This was a year or so before Homeworld (pictured above) was released and likely made the person who made the decision to scrap Void Star feel a bit of a tit. Although to be fair, the majority of RTS games at the time stuck to the tried and tested top-down or isometric perspective and were doing very nicely thank you. Even so, one can't help wonder how thrilling a Bullfrog-designed space RTS might have ended up, assuming it contained the same sort of humour the studio was famous for. Something along the lines of Mucky Foot's Startopia, perhaps?
STAR CONTROL 4 / STARCON (Accolade), 1996-1998
Despite being what many today regard as the weakest game in the series, Legend Entertainment's Star Control 3 was both a critical and commercial success, reportedly selling 100,000 copies in its first two months. For the proposed sequel, which Accolade seemingly wanted to get started on quickly, the early production work on the flagship PC version was conducted in-house, with a PlayStation version contracted out to the newly-formed Starsphere Interactive.
For some reason, during early development, the design emphasis changed towards third-person 3D combat, with the game rebranded as StarCon and gameplay inspired by the Playstation hit Colony Wars. Unfortunately, all development on the game was halted in October 1998, possibly as a result of Accolade aligning itself more towards publishing sports and driving games.
While Accolade would soon be acquired by Infogrames (now Atari), Starsphere Interactive did eventually manage to complete a space game - 2004's Star Trek: Shattered Universe.
THE LAST STARFIGHTER (Atari), 1984-1986
Just as the movie upon which it was based featured CGI graphics that were years ahead of the competition, so too was The Last Starfighter game a little too advanced for its own good. Running on hardware that wasn't commonplace until the 16-bit era, The Last Starfighter's filled vector graphics and smooth colourful animations demanded cabinets costing US$25,000 each in today's coin. This was deemed too tough a sum to recoup given that, although profitable, the film wasn't nearly as successful as Atari's executives were expecting.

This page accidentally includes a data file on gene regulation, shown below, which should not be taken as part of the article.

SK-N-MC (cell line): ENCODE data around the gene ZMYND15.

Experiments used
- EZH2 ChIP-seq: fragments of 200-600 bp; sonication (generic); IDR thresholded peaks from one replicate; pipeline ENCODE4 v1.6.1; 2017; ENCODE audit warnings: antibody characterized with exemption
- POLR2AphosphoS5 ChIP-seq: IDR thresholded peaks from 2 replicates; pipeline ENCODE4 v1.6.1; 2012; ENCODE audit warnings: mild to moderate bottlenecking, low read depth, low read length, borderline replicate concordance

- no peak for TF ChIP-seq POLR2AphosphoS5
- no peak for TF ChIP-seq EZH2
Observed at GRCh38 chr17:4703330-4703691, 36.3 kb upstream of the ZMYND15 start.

The Last Starfighter game was said to be 75% complete when the film released, with gameplay in line with Atari's earlier vector hits, Star Wars and Empire Strikes Back. The aim was to eliminate the ships of the Ko-Dan armada using an innovative two-button firing system that allowed for overcharged shots and, one hoped, something akin to the film's iconic death blossom scene.
While The Last Starfighter cabinet never made it into production, an authentic playable remake of the game exists (pictured above), based on footage of the original game in action. There was also a version of The Last Starfighter created for Atari's 8-bit home computers, although it wasn't released until after it had been adapted and rebranded as Star Raiders 2.
Speaking of which...
STAR RAIDERS 2 (Atari), 1983-2013
Released in 1979, Star Raiders is one of the most influential games of the 8-bit era, one that received a less than stellar sequel. This was perhaps to be expected given that the "Star Raiders 2" that was eventually released in 1986 was originally intended to be the home computer tie-in of The Last Starfighter.
It's only in the last few years that it's been revealed that a more authentic and actual Star Raiders 2 was once in development, one that featured 3D wireframe graphics and a more freeform galactic map. Indeed, the game was feature complete as early as 1984, but a series of redundancies resulted in development on Star Raiders 2 being halted. Programmer Aric Wilmunder maintained the code for a while after he left Atari, but the game was soon forgotten about before being left in a box for 29 years. The Star Raiders 2 code has since been tidied up and made available, a testament to what might have been - but also to the hope that not all cancelled games need be forever lost.